November 25, 2014

Photo Gallery: Tai Chi at Southwest

Amid the beautiful Southwest Library landscape, Al Aki, instructor taught participants the basics of Tai Chi walking. Program was held on Saturday, November 8. #weekofthefamily

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November 24, 2014

Photo Gallery: Charles Dickens Visits the Southwest Book Club

On October 21, several people attending the Southwest Book Club took opportunity to question Mr. Dickens* about his life and books following a reading from his masterpiece novel, A Tale of Two Cities.
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*Actor Jay Becker from Mad Cow Theatre played Dickens.

dickens_visits_southwest book club_4.JPG To learn more about Mad Cow Theatre, go to http://www.madcowtheatre.com. For more information on What the Dickens celebration, visit: http://www.whatthedickensorlando.com #whatthedickens #Dickens

November 15, 2014

Southwest Book Club Meets November 18

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Join the Southwest Book Club this month to discuss current bestseller and Pulitzer Prize winner, The Goldfinch by Donna Tartt. Theo Decker, a 13-year-old New Yorker, miraculously survives an accident that kills his mother. Over the years, he clings to the one thing that reminds him of her: a small, mysteriously captivating painting that ultimately draws him into the underworld of art.

Anyone age 18 or older is welcome to attend. The book club meets monthly at the Southwest Branch Library. No registration needed. For more information, please call 407.835.7323 or email southwest@ocls.info.

Tuesday, November 18
7:00 p.m.
Southwest Library Meeting Room

Discussion Questions
If you are unable to attend the meeting or you would like to join our discussion, you can share your thoughts or respond to the discussion questions below. Simply click "Comments" located at the bottom of this post. Join the discussion!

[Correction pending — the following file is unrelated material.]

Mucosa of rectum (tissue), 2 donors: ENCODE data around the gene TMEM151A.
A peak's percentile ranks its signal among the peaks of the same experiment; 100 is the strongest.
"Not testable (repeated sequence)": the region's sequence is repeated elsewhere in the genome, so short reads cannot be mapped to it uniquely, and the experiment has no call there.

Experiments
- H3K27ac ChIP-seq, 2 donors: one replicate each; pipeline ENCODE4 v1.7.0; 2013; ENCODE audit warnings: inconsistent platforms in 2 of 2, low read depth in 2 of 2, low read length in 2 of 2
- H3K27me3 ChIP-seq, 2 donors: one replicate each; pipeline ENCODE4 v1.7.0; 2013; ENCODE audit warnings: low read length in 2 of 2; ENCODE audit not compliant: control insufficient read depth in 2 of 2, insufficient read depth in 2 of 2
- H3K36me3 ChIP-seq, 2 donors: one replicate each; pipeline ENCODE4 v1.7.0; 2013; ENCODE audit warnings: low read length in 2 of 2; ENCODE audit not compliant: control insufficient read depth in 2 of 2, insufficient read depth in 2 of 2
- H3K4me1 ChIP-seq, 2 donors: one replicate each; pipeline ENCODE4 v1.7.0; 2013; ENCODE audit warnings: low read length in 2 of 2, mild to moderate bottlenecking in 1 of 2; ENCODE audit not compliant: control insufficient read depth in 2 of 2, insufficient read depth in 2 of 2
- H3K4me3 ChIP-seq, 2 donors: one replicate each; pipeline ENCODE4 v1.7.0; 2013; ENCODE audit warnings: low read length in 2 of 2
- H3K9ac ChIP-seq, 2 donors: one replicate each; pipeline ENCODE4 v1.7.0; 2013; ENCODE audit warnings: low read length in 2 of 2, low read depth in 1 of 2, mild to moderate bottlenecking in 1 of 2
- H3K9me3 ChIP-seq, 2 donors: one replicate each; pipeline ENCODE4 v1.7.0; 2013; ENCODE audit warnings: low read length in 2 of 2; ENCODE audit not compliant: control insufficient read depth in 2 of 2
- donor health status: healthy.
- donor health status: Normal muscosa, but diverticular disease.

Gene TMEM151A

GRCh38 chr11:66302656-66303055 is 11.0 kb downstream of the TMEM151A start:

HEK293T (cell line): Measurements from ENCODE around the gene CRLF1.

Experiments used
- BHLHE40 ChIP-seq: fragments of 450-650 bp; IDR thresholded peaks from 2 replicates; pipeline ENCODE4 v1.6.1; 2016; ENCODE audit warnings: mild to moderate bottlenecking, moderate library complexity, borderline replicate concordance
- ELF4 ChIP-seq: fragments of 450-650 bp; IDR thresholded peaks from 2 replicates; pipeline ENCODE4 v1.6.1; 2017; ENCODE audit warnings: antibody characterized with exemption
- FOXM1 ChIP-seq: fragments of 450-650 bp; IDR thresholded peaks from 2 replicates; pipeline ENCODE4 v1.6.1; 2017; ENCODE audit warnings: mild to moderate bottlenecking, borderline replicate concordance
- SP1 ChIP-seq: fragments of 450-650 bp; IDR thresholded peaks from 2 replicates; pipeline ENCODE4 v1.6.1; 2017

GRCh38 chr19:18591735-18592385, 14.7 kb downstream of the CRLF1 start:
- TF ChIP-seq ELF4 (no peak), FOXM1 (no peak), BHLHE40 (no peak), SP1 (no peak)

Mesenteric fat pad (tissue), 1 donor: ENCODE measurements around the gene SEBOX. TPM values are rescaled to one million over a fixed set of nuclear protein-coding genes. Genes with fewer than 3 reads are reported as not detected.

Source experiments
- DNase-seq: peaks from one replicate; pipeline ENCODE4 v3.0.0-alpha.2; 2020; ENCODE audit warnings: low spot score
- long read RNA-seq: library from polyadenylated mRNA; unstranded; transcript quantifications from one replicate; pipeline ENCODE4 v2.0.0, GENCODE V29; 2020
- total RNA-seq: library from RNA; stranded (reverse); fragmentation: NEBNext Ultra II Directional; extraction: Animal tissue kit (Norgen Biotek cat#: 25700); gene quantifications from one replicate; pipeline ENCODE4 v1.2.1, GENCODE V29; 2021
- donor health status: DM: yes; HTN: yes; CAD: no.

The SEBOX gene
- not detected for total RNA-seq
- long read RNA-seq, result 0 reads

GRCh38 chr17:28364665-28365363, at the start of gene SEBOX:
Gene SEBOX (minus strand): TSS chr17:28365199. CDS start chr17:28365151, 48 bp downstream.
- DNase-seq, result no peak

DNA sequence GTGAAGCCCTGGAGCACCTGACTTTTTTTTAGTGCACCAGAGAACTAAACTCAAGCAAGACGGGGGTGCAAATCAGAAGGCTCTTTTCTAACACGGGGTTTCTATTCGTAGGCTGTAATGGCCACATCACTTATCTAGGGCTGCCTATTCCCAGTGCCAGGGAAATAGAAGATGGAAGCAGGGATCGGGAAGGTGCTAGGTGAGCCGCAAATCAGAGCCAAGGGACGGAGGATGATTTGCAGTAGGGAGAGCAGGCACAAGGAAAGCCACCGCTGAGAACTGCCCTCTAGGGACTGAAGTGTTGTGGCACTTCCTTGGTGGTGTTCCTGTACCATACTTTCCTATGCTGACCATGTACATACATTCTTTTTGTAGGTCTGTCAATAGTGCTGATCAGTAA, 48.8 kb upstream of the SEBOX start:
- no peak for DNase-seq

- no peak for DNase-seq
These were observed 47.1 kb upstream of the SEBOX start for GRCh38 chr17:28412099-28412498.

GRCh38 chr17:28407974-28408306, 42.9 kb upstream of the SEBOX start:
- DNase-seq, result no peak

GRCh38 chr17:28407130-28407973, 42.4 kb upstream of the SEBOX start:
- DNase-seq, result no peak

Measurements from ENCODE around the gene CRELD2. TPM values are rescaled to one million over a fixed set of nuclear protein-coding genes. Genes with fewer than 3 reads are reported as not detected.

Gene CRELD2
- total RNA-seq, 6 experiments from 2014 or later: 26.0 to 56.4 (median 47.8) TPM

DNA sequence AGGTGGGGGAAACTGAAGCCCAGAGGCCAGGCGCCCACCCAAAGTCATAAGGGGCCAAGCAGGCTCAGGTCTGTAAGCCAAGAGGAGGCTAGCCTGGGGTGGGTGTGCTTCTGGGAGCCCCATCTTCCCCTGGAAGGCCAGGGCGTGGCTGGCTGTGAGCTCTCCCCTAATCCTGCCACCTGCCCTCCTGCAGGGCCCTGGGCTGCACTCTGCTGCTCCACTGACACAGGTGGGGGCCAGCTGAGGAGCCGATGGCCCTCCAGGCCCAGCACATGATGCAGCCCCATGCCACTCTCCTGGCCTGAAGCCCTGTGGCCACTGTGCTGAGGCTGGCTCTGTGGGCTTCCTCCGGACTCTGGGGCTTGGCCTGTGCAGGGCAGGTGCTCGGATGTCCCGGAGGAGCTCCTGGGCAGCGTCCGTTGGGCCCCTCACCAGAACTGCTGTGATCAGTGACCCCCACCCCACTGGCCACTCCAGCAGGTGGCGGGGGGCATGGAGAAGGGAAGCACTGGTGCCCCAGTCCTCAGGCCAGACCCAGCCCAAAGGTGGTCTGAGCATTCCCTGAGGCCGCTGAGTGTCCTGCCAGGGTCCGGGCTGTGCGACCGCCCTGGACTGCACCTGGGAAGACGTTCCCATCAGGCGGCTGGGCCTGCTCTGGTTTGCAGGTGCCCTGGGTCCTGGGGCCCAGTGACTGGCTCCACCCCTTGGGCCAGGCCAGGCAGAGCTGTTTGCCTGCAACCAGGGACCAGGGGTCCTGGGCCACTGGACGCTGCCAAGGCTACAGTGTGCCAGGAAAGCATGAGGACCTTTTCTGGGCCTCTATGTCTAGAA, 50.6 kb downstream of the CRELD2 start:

1. Donna Tartt has said the Goldfinch painting was the "guiding spirit" of the book. How so--what do you think she meant? What--or what all--does the painting represent in the novel?

2. Tartt has said that "reading's no good unless it's fun."
"The one quality I look for in books (and it's very hard to find), but I love that childhood quality of gleeful, greedy reading, can't-get-enough-of-it, what's-happening-to-these-people, the breathless kind of turning of the pages. That's what I want in a book." In other words, a good book should propel readers from page to page, in part because they care about the characters. Has Tartt accomplished that in The Goldfinch? Did you find yourself rapidly turning the pages to find out what happens to the characters? Does the story engage you? And do you care about the characters? If so, which ones?

3. Tartt asks us to consider whether or not our world is orderly, whether events follow a pattern (which could indicate an underlying meaning), or whether everything that happens is simply random--like the explosion that killed Theo's mother. What does Theo's father believe...and what does Theo believe? Do Theo's views change by the end of the story?

4. The book also ponders beauty and art. Why is art so important to the human soul? What are its consolations...and what are its dangers? In what ways can we allow ourselves to be trapped by art or beauty? And HOW does this relate to the Goldfinch, the painting at the heart of this story-- a painting of a bird chained to its perch and a painting that Theo clings to for 14 years.

5. If you were to cut portions of the book, where would you make those cuts?

Questions obtained from litlovers.com